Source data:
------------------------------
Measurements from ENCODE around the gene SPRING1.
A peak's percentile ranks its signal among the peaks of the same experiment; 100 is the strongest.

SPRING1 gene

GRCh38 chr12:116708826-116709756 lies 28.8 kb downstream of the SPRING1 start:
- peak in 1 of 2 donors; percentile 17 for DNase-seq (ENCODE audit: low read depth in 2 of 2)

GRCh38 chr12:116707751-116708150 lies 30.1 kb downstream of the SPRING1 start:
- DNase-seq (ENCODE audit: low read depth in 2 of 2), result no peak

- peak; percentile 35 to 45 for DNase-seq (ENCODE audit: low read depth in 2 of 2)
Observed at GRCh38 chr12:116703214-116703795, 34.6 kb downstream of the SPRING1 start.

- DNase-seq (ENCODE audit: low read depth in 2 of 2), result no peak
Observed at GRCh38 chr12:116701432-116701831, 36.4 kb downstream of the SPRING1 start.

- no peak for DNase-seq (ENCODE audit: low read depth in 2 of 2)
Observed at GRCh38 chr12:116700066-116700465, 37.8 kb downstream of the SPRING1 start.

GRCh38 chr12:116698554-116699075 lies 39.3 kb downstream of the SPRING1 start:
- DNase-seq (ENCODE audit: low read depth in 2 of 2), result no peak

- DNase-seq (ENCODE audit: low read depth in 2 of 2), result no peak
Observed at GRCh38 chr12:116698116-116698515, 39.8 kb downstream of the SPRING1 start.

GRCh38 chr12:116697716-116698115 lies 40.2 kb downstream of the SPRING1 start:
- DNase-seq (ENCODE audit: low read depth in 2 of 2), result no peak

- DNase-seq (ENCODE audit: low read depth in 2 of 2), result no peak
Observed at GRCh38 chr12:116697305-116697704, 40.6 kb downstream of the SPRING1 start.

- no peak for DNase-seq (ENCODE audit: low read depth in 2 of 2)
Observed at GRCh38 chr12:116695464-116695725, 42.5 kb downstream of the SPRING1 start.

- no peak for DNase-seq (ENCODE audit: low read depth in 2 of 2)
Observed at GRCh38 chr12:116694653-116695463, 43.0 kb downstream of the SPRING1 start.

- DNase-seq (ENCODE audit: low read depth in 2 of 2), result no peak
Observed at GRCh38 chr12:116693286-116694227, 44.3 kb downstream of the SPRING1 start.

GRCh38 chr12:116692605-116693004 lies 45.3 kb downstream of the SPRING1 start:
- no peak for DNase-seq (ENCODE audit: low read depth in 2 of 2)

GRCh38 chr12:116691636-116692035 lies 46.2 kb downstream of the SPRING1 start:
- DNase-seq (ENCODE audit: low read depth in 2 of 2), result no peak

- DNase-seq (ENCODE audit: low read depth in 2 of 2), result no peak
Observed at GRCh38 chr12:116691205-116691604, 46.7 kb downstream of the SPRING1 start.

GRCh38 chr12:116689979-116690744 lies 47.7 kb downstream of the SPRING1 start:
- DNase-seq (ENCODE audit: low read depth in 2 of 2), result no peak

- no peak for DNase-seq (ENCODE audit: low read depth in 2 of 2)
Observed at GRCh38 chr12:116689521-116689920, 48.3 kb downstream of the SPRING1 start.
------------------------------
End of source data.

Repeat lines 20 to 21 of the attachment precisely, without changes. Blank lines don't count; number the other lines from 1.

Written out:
- DNase-seq (ENCODE audit: low read depth in 2 of 2), result no peak
Observed at GRCh38 chr12:116697305-116697704, 40.6 kb downstream of the SPRING1 start.